1.41 Free from distractions, the mind and heart of the yogi become pure, like a crystal reflecting completely and without distortion whatever is in front of it (samapatti).
This is the entrance to meditation. The word used in this verse is samapatti which means yielding, giving way and coming together. When you release your expectations and opinions, when you let go of who you think you are, all aspects of you come together, there is no illusion of separation between body and mind or between inside and outside. Then, there is no need for reactivity. In other words, you sense with great clarity. Rather than trying to comment on what you are experiencing; your perception becomes a clear window. Usually, all your experiences are colored by your past, including your preferences, previous events and the impressions they left on you. For instance, for the person who was ridiculed in school, taking a class as an adult may generate anxiety because of the impressions left by early experiences. As a result, that person’s perspective on the class may be clouded by his past impressions. Your ways of being are all accumulations of these previous experiences that still have an effect on your attitudes, thoughts, emotions and actions. Once the ways of being are effectively neutralized, whatever is in front of you can be perceived without distortions. As the object is removed, the mind does not cling to it. Instead the mind remains calm and open. This is the threshold of integration (samadhi).
When you rest your mind on an object or idea, how clearly do you perceive it? If distractions emerge, how do they manifest? Are these distractions sensations, thoughts, words, images? What effect does the distraction have on your internal experience? Does the distraction or obstacle generate reactivity? To what extent are the distractions related to your expectations? Do your distractions entangle you in an ever-growing web of stories that pull you away from your focal object and your direct experience? Are some distractions connected to who you think you are, used to be or should be? Can these questions be a path to releasing distractions and apprehending what is in front of you with greater accuracy and without interference?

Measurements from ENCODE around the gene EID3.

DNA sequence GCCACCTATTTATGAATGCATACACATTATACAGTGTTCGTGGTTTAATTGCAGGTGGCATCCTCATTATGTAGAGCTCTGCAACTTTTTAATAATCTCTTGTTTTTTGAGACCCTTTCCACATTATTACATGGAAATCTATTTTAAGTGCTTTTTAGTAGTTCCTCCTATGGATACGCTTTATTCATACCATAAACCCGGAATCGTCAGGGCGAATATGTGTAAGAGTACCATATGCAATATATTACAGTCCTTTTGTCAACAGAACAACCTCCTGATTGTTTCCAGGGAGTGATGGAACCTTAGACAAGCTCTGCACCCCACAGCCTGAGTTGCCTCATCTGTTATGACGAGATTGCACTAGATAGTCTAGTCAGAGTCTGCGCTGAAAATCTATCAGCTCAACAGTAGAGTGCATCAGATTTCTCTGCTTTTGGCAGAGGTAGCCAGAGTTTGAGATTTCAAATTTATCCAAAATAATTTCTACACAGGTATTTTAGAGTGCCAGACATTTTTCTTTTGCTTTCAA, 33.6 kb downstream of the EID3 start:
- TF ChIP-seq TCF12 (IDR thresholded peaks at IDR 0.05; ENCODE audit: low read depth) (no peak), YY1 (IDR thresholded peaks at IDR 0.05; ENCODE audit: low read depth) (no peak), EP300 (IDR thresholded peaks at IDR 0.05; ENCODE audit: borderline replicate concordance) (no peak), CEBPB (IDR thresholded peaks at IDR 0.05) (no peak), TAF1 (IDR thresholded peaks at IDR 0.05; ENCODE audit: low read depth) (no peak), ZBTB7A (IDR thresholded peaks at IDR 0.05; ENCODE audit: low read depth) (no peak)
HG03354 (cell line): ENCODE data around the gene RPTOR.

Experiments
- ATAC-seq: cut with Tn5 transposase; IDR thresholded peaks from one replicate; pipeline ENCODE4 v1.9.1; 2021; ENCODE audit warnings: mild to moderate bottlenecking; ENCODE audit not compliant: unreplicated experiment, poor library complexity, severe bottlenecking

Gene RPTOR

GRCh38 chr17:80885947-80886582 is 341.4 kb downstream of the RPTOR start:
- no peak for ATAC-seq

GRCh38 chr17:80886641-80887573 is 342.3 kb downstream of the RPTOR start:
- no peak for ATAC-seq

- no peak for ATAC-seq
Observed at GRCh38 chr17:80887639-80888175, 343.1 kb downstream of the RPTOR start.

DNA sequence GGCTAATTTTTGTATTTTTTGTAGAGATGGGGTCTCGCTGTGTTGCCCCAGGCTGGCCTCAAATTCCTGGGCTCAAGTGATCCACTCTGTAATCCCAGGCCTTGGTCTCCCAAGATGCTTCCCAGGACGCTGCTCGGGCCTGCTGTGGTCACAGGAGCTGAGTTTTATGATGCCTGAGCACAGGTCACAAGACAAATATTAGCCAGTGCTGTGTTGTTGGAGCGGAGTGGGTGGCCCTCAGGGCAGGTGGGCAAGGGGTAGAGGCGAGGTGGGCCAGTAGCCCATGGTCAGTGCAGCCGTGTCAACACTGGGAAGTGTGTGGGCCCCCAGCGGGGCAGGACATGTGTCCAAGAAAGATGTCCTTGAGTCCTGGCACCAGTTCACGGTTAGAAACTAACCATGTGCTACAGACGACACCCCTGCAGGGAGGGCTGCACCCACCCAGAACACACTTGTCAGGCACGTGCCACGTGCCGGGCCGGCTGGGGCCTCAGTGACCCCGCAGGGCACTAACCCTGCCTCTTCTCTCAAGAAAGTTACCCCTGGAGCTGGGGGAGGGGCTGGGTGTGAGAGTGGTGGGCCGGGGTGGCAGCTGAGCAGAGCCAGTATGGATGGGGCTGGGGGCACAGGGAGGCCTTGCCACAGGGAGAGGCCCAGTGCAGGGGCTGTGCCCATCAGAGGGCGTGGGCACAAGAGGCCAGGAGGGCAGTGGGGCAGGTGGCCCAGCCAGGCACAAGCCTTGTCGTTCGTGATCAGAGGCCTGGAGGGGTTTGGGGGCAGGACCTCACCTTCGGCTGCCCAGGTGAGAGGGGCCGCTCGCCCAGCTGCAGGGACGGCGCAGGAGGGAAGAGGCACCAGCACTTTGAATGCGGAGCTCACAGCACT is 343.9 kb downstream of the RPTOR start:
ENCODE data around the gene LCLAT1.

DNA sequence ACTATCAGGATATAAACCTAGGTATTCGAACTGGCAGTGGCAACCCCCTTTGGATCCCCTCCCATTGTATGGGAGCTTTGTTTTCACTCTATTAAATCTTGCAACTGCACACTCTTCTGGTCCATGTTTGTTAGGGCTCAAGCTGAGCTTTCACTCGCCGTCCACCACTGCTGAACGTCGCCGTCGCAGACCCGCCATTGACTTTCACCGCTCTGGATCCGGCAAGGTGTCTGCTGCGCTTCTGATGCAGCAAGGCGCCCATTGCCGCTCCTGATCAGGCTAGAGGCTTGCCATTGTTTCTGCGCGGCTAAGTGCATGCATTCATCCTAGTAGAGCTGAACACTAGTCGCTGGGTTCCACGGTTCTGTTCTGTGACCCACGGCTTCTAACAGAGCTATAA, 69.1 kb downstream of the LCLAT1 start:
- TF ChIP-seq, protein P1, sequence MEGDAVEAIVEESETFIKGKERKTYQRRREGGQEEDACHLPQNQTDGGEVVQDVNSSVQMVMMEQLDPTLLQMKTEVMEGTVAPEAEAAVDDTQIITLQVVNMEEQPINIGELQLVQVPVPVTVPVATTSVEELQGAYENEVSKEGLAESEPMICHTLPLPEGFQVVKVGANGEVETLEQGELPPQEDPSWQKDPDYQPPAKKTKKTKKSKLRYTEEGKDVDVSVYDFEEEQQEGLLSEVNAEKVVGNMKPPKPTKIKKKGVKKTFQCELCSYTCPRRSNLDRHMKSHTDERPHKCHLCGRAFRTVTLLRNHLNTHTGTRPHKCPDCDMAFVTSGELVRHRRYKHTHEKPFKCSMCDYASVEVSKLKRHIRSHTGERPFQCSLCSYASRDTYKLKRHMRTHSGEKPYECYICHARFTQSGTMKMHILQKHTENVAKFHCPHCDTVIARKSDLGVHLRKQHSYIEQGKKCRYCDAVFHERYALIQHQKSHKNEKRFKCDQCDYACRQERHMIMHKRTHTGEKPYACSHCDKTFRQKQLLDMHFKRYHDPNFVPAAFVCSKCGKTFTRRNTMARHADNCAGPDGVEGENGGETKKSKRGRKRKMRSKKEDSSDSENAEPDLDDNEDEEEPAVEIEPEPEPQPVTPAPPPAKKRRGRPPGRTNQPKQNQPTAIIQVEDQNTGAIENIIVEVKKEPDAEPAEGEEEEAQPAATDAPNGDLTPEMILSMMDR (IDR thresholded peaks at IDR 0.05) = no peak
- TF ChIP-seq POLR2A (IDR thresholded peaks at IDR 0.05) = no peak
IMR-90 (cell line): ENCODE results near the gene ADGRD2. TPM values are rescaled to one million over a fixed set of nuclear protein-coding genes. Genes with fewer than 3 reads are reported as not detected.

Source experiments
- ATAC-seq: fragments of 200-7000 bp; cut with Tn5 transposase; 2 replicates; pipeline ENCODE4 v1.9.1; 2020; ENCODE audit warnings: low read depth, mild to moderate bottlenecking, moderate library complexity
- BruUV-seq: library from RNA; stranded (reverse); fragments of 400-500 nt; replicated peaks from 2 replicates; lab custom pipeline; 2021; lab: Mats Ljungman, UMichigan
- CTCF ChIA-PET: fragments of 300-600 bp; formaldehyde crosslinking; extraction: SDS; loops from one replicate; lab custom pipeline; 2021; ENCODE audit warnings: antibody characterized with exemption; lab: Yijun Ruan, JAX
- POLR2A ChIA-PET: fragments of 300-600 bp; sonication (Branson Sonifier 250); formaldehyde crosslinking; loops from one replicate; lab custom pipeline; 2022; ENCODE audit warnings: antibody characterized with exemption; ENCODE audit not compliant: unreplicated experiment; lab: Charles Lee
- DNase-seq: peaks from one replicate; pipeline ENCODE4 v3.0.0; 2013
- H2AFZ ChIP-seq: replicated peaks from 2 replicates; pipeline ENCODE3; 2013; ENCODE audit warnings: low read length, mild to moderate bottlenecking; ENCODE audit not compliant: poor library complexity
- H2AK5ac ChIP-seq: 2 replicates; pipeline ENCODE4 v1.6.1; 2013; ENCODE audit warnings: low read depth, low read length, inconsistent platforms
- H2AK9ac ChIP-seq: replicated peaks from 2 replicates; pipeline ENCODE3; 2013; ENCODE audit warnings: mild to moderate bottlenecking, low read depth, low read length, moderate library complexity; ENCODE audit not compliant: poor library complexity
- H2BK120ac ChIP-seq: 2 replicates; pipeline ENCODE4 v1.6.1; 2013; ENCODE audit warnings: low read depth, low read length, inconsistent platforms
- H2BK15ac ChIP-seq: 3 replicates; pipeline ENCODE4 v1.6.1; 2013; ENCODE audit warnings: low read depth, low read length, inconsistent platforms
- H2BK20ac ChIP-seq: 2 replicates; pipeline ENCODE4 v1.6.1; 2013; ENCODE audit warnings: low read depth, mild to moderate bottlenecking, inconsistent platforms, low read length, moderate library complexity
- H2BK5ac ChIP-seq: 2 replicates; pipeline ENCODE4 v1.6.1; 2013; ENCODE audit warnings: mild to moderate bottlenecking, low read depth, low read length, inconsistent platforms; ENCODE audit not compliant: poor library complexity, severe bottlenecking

As usual, one more way of exploring the meaning of this sutra is by chanting it.
You can choose to chant it in its traditional form with some of the words coming together:
1.41 kṣīṇavṛtterabhijātasyeva maṇergrahītṛgrahaṇagrāhyeṣu
क्षीणवृत्तेरभिजातस्येव मणेर्ग्रहीतृग्रहणग्राह्येषु तत्स्थतदञ्जनता समापत्तिः ॥४१॥
Another option is to chant each word in the sutra individually:
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